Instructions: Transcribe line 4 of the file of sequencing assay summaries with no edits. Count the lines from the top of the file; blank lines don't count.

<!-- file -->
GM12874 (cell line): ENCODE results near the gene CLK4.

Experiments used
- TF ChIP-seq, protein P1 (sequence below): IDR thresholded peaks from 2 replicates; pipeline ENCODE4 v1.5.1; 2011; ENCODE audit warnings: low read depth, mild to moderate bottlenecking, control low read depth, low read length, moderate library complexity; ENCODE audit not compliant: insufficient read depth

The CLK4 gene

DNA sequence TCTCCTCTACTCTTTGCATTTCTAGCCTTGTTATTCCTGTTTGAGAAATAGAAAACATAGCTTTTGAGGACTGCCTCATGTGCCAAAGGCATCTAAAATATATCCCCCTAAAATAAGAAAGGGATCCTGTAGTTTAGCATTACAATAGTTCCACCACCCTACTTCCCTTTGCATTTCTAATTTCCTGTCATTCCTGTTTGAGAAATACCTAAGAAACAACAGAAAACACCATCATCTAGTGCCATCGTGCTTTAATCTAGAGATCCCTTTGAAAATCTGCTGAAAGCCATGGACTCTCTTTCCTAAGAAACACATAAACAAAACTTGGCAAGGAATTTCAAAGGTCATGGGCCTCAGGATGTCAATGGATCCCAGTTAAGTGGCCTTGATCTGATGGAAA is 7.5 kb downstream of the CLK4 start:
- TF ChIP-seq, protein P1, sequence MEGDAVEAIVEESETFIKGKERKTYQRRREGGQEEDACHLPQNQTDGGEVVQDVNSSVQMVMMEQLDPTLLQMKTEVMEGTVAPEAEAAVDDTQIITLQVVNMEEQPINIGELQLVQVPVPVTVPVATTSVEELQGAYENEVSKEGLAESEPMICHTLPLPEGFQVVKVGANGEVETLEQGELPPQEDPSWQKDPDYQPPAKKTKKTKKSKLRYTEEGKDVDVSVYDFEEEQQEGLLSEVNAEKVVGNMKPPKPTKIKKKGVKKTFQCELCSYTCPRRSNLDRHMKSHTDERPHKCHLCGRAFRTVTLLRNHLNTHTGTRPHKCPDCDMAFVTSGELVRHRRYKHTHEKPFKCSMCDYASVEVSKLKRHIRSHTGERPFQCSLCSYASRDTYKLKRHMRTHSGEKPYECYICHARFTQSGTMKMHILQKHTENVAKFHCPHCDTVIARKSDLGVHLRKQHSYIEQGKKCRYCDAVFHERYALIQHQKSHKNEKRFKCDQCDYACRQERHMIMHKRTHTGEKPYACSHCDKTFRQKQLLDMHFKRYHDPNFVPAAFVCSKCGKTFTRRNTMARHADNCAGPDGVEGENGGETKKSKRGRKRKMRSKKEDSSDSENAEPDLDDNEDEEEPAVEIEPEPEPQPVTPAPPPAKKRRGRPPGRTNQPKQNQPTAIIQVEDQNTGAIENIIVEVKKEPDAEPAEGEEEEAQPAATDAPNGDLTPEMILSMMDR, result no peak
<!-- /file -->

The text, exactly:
The CLK4 gene